Founded in 1842 as the coeducational Valley Union Seminary, Hollins College became Virginia’s first institution of higher education exclusively for women when its director Charles Cocke changed its status to an all-girls institution in 1852. Constructed on the site of the Botetourt Springs resort established in 1820, Cocke donated his salary to the conversion of the resort into a campus, supplemented in 1855 with a substantial endowment from John and Ann Halsey Hollins. Originally comprising a central greensward and the resort’s hotel, the enclosed Front Quadrangle evolved slowly between 1856 and 1908. Developed without a master plan, the result is a unique assemblage of mid-nineteenth to early-twentieth century collegiate architecture, unified through use of similar building materials, size, and massing.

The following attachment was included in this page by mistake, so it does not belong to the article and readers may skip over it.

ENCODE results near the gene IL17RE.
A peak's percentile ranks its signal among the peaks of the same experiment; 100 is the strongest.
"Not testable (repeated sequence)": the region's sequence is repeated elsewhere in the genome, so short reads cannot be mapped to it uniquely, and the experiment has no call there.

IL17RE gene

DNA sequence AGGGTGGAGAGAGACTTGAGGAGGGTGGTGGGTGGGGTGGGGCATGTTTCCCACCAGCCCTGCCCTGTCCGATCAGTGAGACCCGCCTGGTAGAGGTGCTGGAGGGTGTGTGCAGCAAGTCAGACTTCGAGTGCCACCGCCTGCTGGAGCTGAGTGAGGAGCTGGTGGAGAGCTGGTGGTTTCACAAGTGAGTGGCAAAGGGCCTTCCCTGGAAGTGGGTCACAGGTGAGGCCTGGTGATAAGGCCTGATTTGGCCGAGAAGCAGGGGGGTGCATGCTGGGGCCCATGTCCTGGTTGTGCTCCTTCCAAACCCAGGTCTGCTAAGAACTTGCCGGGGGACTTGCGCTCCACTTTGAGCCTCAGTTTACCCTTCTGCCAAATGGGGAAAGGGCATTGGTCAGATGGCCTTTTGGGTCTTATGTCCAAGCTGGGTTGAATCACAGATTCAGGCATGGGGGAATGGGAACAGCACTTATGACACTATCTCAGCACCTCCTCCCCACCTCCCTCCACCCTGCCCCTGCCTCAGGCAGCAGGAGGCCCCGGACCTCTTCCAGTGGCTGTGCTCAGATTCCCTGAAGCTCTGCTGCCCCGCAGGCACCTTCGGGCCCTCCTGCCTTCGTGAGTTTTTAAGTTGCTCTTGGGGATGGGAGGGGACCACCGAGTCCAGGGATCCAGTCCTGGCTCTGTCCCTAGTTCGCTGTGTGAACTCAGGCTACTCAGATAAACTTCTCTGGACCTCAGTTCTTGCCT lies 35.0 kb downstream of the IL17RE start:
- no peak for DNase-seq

Framed on all sides by inwardly focused, multi-story brick buildings fronted by white verandas, many of which are connected by freestanding colonnades, the quadrangle courtyard is characterized by an open lawn and mature plantings of canopy trees and understory. Flanked and crossed by concrete walkways, the lawn is punctuated with numerous canopy trees, including ash, oak, maple, tulip poplar, copper beech, southern magnolia, and Carolina hemlock. Four nineteenth century gas lamps and several millstones from nearby abandoned millraces grace the lawn; large specimen boxwood are positioned at strategic places near the buildings and at walk intersections. Listed in the National Register of Historic Places in 1974, the Hollins College Quadrangle lies at the historic core of the 475-acre Hollins University campus.